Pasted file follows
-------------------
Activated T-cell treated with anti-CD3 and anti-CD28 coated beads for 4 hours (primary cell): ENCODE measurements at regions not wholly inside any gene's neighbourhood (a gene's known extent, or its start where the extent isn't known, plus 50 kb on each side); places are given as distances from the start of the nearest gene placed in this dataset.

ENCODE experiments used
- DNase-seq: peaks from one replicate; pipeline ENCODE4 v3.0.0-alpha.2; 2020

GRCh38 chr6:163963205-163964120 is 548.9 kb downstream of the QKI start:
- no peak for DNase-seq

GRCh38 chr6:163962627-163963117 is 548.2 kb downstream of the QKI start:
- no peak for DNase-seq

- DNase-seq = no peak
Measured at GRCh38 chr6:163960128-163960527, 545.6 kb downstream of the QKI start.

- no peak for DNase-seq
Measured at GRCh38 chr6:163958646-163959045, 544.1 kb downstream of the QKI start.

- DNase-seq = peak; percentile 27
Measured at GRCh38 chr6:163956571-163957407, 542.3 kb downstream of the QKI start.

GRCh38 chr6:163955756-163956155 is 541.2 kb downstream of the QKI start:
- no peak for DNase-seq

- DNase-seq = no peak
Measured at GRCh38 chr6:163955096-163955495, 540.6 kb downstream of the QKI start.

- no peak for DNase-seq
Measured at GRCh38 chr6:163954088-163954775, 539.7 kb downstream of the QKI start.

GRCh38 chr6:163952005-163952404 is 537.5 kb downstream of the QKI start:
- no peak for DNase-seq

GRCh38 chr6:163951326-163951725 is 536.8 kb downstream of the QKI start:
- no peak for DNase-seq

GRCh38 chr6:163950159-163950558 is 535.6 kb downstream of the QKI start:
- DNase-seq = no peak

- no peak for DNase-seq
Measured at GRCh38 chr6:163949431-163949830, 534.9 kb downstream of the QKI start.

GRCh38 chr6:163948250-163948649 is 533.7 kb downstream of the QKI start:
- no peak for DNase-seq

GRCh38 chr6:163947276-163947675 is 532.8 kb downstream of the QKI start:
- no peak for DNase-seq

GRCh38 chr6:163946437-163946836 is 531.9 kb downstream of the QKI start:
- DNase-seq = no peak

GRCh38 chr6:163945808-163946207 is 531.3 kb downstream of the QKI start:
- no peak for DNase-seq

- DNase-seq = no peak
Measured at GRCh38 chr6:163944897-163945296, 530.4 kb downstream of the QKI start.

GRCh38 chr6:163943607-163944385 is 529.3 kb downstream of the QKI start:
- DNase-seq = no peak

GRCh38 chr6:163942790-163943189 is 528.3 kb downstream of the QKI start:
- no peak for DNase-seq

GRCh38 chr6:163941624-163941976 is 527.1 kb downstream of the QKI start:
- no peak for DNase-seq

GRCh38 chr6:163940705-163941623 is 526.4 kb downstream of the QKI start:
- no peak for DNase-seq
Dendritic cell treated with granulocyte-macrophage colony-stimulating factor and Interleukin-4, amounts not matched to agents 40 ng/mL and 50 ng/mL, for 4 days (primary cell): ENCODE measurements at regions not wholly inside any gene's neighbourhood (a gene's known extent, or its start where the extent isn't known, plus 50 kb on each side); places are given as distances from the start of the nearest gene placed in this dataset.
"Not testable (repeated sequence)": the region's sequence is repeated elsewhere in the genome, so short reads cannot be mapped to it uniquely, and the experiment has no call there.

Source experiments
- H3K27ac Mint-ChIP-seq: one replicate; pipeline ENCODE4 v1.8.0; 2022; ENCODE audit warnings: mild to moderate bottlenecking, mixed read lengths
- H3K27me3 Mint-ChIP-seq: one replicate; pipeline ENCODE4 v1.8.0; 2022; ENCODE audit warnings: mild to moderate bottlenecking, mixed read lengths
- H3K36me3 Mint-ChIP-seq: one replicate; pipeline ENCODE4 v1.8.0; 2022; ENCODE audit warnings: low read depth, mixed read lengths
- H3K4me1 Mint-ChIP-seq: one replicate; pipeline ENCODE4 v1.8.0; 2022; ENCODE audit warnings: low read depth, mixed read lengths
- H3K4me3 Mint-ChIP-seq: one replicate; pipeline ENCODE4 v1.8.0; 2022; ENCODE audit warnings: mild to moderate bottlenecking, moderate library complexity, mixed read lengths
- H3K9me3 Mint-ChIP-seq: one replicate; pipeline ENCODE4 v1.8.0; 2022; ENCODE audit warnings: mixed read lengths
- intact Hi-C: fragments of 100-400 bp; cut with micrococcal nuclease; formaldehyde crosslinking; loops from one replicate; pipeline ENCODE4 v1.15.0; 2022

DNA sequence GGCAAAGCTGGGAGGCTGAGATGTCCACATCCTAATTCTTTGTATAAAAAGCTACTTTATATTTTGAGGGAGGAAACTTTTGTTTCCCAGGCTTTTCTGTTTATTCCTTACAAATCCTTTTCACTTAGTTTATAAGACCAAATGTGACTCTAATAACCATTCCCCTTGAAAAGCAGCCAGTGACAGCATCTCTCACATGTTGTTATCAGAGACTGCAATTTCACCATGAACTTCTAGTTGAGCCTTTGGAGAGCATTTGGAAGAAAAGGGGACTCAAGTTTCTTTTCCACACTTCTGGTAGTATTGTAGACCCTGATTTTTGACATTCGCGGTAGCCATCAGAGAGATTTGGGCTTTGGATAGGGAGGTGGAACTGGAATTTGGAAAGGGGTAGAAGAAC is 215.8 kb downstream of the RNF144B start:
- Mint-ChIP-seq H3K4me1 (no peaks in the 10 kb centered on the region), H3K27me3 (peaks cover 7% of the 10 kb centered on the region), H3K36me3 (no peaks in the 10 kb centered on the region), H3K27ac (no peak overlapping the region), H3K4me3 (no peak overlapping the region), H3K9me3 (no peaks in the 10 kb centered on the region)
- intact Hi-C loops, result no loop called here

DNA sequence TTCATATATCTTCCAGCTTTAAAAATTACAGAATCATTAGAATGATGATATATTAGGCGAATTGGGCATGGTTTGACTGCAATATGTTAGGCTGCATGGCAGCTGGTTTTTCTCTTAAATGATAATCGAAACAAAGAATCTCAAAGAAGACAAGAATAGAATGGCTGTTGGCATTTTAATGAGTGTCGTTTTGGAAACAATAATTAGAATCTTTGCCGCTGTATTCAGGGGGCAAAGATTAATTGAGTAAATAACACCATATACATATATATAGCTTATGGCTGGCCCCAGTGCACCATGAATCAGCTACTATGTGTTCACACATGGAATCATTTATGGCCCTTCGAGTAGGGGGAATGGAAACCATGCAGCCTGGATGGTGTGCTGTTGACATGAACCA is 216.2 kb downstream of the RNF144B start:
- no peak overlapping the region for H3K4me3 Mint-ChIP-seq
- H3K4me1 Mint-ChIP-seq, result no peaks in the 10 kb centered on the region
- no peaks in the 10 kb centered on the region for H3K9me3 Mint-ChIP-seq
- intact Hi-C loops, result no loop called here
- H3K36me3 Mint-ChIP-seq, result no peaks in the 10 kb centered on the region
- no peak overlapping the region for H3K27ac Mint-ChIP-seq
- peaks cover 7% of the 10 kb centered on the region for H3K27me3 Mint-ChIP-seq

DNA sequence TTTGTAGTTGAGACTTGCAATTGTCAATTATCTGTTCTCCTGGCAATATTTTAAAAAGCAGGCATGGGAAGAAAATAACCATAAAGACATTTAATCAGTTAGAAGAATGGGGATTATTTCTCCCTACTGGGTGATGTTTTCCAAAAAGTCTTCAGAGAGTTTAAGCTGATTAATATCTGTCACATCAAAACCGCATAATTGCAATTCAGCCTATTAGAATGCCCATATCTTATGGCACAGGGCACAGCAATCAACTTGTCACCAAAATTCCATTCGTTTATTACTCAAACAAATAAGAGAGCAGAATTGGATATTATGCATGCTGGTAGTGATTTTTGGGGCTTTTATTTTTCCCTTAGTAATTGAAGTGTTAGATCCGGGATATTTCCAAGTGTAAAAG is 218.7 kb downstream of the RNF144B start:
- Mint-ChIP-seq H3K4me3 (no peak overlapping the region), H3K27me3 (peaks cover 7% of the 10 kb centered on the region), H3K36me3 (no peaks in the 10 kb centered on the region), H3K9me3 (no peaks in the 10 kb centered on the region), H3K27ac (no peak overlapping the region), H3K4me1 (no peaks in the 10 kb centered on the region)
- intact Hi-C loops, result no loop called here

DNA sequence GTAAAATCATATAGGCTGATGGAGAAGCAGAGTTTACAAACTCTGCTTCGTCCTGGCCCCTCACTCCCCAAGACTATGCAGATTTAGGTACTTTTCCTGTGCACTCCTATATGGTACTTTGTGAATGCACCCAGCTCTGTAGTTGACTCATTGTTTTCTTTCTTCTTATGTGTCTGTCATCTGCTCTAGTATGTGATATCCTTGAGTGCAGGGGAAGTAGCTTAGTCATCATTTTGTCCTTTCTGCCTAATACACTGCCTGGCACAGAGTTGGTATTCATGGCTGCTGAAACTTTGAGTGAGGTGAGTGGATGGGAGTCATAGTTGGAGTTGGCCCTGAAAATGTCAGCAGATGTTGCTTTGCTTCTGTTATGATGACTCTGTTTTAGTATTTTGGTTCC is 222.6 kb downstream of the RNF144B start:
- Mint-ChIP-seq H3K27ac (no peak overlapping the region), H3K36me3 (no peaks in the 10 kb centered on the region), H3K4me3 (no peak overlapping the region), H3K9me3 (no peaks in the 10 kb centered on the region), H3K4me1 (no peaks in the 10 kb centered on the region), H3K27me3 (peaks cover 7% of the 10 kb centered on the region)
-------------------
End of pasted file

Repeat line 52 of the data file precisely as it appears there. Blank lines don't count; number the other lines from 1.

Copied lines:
- H3K4me1 Mint-ChIP-seq: one replicate; pipeline ENCODE4 v1.8.0; 2022; ENCODE audit warnings: low read depth, mixed read lengths